Charlie Day on Season 13 of ‘It’s Always Sunny in Philadelphia’ and the Series’ Historic Run

     September 5, 2018


Created by Rob McElhenney, the FXX comedy series It’s Always Sunny in Philadelphia is back for its 13th season, with Mac (McElhenney), Charlie (Charlie Day), Dee (Kaitlin Olson) and Frank (Danny DeVito) up to their usual duplicitous scheming. Even with Dennis (Glenn Howerton) taking on the new role of father in North Dakota, this group of lovable screw-ups will have no shortage of new adventures, as Mac explores his newfound sexuality, Charlie hopes to have a child with The Waitress (Mary Elizabeth Ellis), Dee takes her feminism to new heights, and Frank gets into all sorts of trouble.

During this 1-on-1 interview with Collider, actor Charlie Day talked about how rare it is to have so many seasons with one TV series, the job security It’s Always Sunny has given him throughout his young adult life, having total freedom to tell the stories they want to tell, the challenges of making this series, the busier the cast gets, what fans can expect from Season 13, how they’re dealing with the absence of Glenn Howerton, aka Dennis, and how their 14th season will match the record with Ozzie & Harriet, for the longest running live-action comedy series, ever.


Image via FX

Collider: When you first started making It’s Always Sunny, if somebody had told you that you’d be here, 13 seasons later, would you have thought they were completely insane?

CHARLIE DAY: I would have thought they were completely insane, but I think that’s the pessimist in me. I can’t picture the future very well. We made a pilot and the hope was that we would get a chance to make a season. But beyond that, it has surpassed all of my expectations.

Through a big chunk of your career, you’ve had this show to come back to. What’s it like to know, especially in a business like this, that you had that job still waiting there.

DAY: Yeah, a wonderful and rare thing in this town is job security, and to have had that for what will be 14 years is amazing. It’s through the better chunk of my young adult life, I suppose, or however you would categorize your late 20s to early 40s. Then, to get to make whatever we want, that’s the other refreshing thing. We go around town, either working with someone else where you don’t have control, or begging someone to give you the control to make something. It’s wonderful to have this blank check of creativity that FX gives us when they say, “Go make a season of television,” and I’ve had that for years.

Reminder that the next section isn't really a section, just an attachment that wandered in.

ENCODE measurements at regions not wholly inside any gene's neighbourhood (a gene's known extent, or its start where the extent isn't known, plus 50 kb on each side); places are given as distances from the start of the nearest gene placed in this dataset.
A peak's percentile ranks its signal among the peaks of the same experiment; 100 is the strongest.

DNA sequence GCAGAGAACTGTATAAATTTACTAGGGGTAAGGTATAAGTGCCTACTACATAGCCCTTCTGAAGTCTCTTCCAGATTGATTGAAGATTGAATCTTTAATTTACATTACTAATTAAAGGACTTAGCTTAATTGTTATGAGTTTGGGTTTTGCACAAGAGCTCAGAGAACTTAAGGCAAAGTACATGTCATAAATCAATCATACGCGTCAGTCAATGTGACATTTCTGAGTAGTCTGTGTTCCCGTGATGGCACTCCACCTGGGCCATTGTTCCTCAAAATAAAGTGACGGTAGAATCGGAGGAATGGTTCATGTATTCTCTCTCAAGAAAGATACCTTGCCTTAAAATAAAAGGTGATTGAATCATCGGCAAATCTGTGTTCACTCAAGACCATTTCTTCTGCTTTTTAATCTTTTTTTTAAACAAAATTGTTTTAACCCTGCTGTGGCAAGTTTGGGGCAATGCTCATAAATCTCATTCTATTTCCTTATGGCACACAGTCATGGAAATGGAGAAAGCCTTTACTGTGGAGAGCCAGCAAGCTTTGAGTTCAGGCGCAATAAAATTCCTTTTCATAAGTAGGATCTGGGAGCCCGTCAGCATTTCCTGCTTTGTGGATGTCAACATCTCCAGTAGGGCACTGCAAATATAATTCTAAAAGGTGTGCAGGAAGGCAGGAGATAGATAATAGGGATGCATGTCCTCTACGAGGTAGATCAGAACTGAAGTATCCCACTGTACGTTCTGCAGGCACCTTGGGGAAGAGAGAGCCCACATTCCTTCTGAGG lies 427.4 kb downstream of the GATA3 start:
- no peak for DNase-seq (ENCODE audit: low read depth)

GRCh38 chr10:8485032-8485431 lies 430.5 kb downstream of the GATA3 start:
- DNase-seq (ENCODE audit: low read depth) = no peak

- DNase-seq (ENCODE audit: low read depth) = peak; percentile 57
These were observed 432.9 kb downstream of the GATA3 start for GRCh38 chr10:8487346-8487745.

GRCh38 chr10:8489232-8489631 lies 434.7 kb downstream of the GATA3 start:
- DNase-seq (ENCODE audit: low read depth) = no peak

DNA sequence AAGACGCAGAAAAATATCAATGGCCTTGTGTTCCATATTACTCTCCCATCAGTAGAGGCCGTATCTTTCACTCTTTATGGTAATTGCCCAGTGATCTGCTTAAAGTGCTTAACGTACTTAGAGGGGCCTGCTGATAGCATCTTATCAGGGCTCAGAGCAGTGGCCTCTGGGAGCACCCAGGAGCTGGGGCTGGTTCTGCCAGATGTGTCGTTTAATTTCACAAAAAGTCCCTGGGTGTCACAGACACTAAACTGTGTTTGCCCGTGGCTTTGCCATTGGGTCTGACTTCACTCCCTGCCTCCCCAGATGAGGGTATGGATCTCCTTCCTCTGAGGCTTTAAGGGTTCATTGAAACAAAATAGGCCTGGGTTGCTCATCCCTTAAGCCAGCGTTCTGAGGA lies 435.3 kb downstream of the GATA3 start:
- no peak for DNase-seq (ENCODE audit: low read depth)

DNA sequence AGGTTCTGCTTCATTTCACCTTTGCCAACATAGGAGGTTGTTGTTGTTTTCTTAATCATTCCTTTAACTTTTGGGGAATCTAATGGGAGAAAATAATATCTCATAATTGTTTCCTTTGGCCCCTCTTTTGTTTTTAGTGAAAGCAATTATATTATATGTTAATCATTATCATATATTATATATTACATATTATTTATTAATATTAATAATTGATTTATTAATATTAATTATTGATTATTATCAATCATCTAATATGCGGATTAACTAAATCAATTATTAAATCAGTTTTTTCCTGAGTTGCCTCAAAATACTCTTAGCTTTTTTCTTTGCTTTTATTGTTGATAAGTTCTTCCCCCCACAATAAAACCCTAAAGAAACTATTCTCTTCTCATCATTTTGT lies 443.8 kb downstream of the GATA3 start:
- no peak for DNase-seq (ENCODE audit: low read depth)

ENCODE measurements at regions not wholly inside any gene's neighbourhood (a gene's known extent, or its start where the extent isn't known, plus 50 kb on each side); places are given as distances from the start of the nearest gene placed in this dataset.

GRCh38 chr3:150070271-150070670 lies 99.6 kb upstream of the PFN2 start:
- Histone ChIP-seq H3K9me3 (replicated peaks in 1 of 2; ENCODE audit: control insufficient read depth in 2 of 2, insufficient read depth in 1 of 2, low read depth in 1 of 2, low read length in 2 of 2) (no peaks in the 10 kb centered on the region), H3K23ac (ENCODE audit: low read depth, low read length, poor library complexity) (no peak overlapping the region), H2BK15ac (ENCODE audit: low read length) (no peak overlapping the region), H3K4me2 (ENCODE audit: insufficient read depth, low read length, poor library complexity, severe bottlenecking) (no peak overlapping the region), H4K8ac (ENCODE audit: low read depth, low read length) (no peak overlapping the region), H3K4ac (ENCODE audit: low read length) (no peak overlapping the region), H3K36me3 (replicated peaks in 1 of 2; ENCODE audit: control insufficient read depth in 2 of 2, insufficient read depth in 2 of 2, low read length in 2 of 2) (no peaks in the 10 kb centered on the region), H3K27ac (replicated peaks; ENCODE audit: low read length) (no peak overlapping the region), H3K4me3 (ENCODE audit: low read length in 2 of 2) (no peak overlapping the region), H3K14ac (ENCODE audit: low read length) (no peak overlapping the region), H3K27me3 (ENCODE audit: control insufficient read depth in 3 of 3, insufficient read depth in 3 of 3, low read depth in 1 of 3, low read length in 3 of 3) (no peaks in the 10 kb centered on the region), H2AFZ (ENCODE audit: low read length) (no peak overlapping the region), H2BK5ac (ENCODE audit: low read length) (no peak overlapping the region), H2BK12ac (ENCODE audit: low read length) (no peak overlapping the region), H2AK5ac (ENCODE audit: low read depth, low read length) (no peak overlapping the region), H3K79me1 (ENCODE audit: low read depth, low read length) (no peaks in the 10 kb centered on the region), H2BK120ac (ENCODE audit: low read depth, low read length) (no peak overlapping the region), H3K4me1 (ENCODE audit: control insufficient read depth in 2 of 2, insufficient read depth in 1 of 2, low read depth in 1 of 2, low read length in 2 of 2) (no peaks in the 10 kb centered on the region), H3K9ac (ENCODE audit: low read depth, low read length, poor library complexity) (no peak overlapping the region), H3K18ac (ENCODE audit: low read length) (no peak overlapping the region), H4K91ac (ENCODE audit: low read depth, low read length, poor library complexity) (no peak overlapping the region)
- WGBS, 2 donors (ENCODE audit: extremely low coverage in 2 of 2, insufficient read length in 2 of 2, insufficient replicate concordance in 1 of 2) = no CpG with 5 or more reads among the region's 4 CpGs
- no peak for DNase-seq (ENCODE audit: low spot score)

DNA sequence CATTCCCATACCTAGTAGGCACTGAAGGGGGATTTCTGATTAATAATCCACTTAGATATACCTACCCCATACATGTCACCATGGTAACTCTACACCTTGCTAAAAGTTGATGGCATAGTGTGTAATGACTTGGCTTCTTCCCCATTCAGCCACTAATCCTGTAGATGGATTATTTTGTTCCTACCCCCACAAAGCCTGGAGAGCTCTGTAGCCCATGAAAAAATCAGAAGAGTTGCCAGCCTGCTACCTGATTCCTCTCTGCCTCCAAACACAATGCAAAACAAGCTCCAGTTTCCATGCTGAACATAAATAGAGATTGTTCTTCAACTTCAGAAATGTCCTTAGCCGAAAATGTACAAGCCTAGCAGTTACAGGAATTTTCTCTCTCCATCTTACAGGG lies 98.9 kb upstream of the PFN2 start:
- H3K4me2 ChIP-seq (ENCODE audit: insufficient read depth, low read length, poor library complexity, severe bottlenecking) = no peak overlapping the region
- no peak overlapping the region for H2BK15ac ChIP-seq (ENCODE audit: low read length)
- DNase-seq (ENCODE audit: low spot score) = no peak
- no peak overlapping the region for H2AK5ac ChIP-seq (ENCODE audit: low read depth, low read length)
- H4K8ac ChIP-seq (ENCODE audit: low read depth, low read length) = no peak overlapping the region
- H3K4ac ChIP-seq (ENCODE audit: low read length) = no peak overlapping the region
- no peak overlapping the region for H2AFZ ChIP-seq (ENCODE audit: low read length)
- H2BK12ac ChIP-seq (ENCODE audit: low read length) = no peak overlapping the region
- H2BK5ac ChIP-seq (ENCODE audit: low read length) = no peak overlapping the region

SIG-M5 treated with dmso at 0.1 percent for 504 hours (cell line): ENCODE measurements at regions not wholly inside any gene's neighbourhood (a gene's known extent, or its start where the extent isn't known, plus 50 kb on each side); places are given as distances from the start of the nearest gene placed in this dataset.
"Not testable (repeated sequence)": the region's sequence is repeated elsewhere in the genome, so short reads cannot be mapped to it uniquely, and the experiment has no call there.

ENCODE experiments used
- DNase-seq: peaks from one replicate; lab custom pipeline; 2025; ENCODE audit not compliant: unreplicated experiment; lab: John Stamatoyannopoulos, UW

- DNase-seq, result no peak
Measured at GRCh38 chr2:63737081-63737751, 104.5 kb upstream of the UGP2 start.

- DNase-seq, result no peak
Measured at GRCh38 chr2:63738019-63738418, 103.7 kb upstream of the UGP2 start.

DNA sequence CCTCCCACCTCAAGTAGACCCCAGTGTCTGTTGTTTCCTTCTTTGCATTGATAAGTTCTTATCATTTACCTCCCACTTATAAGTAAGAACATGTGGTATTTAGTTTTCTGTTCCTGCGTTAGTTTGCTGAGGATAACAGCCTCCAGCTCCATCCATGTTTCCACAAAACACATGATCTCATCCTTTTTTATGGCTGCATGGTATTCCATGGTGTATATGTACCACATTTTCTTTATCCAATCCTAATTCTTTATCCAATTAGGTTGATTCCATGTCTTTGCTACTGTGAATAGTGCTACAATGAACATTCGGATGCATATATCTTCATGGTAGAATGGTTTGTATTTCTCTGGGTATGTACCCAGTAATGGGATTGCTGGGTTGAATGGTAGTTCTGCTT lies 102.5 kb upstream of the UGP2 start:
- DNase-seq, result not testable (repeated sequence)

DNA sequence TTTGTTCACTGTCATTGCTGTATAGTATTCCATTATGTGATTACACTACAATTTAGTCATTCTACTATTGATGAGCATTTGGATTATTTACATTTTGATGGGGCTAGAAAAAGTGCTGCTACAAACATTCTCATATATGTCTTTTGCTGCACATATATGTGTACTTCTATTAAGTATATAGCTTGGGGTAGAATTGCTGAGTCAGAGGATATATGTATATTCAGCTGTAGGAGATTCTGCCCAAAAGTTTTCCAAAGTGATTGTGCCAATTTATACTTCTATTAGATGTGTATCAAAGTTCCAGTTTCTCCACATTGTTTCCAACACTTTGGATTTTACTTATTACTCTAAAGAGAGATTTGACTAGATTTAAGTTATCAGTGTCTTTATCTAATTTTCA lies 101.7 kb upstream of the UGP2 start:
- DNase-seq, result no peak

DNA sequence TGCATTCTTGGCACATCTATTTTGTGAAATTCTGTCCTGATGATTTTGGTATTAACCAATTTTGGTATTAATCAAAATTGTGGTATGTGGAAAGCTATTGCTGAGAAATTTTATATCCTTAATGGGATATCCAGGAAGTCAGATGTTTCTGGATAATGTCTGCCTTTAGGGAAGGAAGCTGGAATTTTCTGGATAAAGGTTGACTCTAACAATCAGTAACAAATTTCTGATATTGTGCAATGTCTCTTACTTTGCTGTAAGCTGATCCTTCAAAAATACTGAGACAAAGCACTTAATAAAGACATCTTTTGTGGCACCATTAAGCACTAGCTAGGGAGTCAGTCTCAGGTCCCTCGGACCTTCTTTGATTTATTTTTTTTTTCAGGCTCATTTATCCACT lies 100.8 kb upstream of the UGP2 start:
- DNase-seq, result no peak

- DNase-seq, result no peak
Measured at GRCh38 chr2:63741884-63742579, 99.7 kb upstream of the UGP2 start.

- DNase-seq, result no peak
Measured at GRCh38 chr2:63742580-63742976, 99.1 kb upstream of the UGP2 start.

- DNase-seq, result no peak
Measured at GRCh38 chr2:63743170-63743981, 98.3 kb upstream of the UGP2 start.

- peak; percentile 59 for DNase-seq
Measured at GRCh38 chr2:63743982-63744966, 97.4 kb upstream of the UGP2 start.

It feels like this show has been there since the beginning of FX.

DAY: In some ways, it has. We were very early in.

How much harder does it get to make this show, season after season, as you guys get busier and busier?


Image via FX

DAY: Yeah, that gets harder, juggling our professional lives and our personal lives, with children and stuff. Other things, like fatiguing or aging aspects of our production, whether it be crew members or just general fatigue of the actual work of filming, takes its toll. But then, other things get easier. It gets easier to figure out how to break a story and how to allocate our time. We’ve gotten much better at that. We don’t waste a lot of time anymore. We come and we work hard, and then we leave. We put the pencils down, so to speak.

Do you feel like part of the success of this show comes from the fact that you’re not afraid to offend anyone because you’re equal opportunity offenders?

DAY: I think so. When we decided to make a show satirizing bad behavior and the worst aspects of ourselves, as a country, and just as humans, in general, we stumbled into a formula that allows us to go down some roads that you just can’t go down on other shows. As the world becomes a more complex place and we have to figure out how to deal with these issues, it’s almost refreshing to have these characters to say, “Hey, wait, we can still deal with these issues in a funny way ‘cause the show is commenting on the worst sides of ourselves.” Then, you get to see the worst sides of ourselves and laugh at it, which is what I think people need.

Is there anything that you’ve ever worried about doing, that you thought seemed too crazy, but you still got away with it?

DAY: No. We get asked that question a lot and not really because you understand, as the writers of the show, that we’re saying, “Hey, this is wrong.” We’re not glorifying these characters. They don’t win. To say this or to feel this way is wrong. The characters often discuss the nuances of those things, in a way that I think is interesting for the audience to hear. As long as we feel like we’re addressing it in the story, from that more thoughtful place, then I feel that we usually can get away with it.